“If you don’t like it, why don’t you just leave.”
I can’t even remember the first time I heard this – sometime late in grade school, I think. Sure, that’s practical for a nine-year-old, I’ll just pack up and move to another state, and Mom and Pop can follow me in the Comet with the cat and my comic books.
The last time I heard it, I was in high school. I remarked then that I couldn’t wait to shake the dust of the Soviet of Yewtaw from my feet and go to college in a state where Democrats weren’t assumed to be devil worshipers.
The person who said it to me could not comprehend why I would complain about life in Perfect Yewtaw, because she could not imagine living anywhere else. Poor thing, she’s probably still there. A grandmother by now several times over. Can you say “Stepford?” I knew you could.
When you grow up being defined by what you are not, as opposed to what you are, it’s almost impossible to see yourself in anything but negative terms.
Yewtaw is a state where you must know your religious label. You don’t wear it on your lapel, but it’s always invisibly there for others to perceive. You will ask and answer carefully couched questions to establish you are to be considered “us” or “them.” Adults will politely, tactfully, or sneakily ask questions like “what waaard are you in” or make statements like “My old Bishop So-and-So said” or just check for tell-tale garment lines. Kids will just ask each other bald-faced questions like “Why don’t you go to charch with everyone else on our street” or “my dad says your whole family is going to hell someday.” I learned at an early age that I was no longer a member of a Congregational church, or even a Protestant, I was simply a “not” or a “non.”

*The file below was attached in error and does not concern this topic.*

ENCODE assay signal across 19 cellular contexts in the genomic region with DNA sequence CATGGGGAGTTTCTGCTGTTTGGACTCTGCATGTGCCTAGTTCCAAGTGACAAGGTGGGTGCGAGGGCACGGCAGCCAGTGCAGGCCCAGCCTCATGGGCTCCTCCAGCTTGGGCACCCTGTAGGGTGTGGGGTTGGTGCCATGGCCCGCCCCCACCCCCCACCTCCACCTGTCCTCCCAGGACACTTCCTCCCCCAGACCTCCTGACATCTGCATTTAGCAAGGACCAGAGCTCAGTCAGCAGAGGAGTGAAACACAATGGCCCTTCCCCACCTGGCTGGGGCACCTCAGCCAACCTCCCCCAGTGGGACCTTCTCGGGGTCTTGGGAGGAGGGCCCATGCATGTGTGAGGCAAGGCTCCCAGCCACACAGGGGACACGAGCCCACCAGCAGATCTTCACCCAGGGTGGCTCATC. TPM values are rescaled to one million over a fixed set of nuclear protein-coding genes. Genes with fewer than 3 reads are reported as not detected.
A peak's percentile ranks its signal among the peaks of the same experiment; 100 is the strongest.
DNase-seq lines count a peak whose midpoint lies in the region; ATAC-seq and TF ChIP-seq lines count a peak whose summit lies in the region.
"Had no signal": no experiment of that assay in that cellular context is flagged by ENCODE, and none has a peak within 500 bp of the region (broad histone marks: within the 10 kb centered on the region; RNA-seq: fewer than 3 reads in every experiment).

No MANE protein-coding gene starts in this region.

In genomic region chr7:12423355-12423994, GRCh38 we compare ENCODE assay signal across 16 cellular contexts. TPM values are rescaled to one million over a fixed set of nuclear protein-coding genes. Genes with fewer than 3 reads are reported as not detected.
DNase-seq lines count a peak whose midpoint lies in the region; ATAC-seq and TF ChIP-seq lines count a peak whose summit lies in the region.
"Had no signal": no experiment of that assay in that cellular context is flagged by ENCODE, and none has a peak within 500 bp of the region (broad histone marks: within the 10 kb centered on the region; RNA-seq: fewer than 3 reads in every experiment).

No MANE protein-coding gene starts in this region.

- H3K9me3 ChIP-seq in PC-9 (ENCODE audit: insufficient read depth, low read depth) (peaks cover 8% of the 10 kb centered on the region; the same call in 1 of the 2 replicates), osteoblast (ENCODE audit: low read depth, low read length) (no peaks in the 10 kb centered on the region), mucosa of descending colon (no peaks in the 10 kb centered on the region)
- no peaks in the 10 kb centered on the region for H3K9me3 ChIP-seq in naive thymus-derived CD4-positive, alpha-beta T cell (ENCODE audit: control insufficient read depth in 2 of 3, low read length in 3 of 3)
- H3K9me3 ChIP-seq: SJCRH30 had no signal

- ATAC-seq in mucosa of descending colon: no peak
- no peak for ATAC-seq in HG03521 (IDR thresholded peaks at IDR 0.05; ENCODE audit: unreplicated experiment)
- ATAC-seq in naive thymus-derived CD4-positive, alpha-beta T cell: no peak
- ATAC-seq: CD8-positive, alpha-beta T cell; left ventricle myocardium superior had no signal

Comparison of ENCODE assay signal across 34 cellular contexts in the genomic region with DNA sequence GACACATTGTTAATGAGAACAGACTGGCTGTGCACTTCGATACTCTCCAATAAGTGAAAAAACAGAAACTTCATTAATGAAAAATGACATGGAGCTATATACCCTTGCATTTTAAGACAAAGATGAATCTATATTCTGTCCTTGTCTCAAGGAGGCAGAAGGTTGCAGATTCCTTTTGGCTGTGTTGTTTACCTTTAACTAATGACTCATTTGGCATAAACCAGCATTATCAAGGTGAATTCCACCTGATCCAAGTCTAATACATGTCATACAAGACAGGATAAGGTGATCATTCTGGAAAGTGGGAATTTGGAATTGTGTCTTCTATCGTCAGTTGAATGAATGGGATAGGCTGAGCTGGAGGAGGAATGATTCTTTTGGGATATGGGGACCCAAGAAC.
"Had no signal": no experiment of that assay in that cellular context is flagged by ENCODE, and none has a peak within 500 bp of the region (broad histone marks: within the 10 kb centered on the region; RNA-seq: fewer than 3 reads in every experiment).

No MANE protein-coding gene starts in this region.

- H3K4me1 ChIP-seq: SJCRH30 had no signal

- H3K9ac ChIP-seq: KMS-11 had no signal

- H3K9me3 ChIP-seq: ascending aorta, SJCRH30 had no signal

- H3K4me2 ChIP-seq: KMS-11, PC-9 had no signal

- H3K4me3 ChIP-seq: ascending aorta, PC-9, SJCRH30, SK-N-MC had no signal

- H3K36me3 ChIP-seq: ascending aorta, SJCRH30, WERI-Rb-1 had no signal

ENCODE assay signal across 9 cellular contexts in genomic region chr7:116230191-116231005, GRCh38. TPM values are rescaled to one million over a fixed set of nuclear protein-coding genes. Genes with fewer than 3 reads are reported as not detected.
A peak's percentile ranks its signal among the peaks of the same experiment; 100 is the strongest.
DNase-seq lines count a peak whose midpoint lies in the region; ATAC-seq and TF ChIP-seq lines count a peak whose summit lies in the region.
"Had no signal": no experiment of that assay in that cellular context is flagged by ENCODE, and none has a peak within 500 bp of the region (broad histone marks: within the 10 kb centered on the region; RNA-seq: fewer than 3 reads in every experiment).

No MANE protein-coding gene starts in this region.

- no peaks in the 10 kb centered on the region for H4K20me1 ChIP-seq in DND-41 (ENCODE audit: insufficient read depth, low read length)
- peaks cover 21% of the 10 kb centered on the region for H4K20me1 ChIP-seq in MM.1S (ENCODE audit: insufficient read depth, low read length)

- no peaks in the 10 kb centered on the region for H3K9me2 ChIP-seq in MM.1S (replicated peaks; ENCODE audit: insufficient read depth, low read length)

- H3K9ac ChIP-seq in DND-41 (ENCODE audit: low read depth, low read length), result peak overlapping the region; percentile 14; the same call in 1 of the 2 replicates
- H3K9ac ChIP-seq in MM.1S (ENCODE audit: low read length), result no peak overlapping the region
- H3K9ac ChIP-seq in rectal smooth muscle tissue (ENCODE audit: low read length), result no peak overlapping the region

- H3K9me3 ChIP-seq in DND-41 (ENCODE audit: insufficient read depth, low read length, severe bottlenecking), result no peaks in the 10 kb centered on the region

Yewtaw is a helluva way to run a theocracy thinly disguised as a state. I wonder if the current presidential candidates will call on the governor first, or the sheer profit regulator?
God help you if you are an atheist in Yewtaw, because you have nobody to bowl with and kvetch about 3.2 beer.
“Bitter much?”, you ask. Why yep, about as bitter as the aforementioned beer. It’s been more than 25 years, and I’m still ready to grumble. But at least for a long time post-Yewtaw, I’ve defined myself in terms of what I am instead of what I’m not. Aside from the inevitable question everyone who ever lived in Utah gets the first time they meet something new.
And for the record, the answer is now and ever shall be “No, I’m not.”